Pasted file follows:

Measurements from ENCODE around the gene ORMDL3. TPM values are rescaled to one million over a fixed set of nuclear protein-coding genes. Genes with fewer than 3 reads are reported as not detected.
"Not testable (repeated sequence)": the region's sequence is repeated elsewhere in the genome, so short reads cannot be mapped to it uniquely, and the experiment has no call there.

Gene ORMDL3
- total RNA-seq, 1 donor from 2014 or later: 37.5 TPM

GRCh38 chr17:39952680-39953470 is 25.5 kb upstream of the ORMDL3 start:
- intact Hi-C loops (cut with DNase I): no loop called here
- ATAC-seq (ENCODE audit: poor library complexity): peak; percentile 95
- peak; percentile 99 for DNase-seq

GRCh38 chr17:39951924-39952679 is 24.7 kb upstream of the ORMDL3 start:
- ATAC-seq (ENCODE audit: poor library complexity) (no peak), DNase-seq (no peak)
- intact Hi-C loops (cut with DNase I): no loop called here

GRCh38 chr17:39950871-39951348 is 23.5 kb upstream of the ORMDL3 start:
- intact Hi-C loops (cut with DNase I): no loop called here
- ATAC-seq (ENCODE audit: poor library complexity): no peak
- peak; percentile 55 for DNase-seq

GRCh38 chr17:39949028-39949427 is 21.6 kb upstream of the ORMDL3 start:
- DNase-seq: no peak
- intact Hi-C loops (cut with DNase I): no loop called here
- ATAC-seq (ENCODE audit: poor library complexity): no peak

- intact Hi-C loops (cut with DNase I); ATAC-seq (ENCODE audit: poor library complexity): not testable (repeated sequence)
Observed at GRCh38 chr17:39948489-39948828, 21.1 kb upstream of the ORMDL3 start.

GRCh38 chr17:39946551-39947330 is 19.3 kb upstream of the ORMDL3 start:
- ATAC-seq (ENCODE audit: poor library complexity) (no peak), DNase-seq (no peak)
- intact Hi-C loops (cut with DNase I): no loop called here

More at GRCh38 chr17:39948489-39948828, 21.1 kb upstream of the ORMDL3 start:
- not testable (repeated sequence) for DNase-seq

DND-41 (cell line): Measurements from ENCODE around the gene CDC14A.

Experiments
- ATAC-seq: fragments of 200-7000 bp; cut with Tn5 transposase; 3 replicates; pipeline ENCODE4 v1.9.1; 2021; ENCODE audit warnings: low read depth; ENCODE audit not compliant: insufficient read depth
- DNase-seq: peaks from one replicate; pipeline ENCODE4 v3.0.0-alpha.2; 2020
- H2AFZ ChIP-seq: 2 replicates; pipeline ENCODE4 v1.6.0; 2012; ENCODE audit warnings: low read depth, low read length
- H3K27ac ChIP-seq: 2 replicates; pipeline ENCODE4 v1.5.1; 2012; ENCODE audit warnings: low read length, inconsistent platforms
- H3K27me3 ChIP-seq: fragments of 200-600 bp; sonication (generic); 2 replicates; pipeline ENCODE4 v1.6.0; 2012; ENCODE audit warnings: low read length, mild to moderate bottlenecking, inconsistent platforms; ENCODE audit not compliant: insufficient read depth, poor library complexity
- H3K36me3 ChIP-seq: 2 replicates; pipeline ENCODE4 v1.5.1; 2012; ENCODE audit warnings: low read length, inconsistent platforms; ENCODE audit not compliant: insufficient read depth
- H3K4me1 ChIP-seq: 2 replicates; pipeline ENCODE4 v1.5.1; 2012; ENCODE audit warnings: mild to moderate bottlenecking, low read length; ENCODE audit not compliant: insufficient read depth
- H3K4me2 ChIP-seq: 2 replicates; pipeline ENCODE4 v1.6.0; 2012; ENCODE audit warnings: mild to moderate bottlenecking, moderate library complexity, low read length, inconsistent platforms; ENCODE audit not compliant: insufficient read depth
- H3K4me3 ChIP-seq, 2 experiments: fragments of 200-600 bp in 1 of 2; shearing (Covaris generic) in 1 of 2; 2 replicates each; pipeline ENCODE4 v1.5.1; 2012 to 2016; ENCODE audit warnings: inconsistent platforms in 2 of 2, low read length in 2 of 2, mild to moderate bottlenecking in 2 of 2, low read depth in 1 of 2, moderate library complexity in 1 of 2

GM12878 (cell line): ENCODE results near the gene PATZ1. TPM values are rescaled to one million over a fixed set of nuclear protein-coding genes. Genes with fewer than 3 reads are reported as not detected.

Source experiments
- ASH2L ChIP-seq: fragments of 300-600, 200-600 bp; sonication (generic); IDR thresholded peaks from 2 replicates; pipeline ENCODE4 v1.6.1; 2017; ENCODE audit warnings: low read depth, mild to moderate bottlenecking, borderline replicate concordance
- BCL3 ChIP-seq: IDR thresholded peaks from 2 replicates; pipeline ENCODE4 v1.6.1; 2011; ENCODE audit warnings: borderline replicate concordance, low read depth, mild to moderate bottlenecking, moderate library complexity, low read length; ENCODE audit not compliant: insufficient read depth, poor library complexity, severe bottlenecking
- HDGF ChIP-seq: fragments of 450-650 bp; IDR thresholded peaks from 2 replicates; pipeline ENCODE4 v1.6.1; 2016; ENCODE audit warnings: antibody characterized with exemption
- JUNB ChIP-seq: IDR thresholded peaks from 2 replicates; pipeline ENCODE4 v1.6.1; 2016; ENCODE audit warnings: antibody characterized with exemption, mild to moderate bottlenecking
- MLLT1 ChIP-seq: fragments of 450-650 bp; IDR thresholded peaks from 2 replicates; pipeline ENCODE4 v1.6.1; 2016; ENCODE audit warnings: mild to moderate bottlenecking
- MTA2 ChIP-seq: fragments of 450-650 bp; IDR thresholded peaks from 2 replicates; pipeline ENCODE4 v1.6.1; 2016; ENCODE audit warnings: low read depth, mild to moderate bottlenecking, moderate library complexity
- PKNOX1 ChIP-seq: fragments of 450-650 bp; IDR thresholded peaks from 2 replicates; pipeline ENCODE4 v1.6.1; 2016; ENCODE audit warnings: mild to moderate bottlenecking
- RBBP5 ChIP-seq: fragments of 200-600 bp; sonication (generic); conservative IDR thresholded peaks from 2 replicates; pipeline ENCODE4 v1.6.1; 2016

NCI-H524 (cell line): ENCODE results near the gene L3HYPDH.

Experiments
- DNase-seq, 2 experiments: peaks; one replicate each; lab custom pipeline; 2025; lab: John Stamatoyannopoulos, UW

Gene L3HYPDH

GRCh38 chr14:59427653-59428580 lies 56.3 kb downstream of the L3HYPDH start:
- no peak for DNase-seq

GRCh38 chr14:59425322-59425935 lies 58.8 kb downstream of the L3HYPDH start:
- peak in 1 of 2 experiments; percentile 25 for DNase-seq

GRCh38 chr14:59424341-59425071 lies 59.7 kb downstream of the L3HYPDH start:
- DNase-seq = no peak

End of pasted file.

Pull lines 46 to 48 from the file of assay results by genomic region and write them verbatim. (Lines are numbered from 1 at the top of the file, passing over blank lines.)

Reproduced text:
- PKNOX1 ChIP-seq: fragments of 450-650 bp; IDR thresholded peaks from 2 replicates; pipeline ENCODE4 v1.6.1; 2016; ENCODE audit warnings: mild to moderate bottlenecking
- RBBP5 ChIP-seq: fragments of 200-600 bp; sonication (generic); conservative IDR thresholded peaks from 2 replicates; pipeline ENCODE4 v1.6.1; 2016

NCI-H524 (cell line): ENCODE results near the gene L3HYPDH.